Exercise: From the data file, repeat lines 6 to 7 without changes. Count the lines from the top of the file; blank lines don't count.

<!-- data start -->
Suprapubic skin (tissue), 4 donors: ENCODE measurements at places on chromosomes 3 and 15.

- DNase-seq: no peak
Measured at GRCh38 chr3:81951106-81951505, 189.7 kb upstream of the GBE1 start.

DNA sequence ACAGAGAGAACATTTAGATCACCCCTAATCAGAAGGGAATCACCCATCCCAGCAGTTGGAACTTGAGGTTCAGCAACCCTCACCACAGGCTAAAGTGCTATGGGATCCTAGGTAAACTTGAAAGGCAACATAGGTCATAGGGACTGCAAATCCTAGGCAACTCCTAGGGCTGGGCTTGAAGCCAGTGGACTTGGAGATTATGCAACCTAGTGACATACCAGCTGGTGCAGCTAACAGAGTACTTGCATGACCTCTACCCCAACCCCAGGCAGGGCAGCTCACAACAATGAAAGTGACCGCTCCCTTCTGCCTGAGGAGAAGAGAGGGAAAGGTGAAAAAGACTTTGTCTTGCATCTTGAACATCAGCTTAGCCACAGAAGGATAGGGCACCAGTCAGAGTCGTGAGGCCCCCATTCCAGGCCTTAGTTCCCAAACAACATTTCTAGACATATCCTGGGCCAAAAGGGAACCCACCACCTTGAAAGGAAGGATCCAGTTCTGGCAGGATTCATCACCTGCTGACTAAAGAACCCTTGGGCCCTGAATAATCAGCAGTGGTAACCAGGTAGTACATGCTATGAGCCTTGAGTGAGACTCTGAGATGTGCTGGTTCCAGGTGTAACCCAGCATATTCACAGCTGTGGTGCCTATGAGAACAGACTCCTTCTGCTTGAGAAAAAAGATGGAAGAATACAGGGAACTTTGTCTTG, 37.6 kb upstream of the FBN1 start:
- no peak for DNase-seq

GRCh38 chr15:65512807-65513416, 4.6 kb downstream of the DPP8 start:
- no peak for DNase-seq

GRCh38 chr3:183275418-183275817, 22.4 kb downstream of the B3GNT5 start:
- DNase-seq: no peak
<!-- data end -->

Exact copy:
GRCh38 chr15:65512807-65513416, 4.6 kb downstream of the DPP8 start:
- no peak for DNase-seq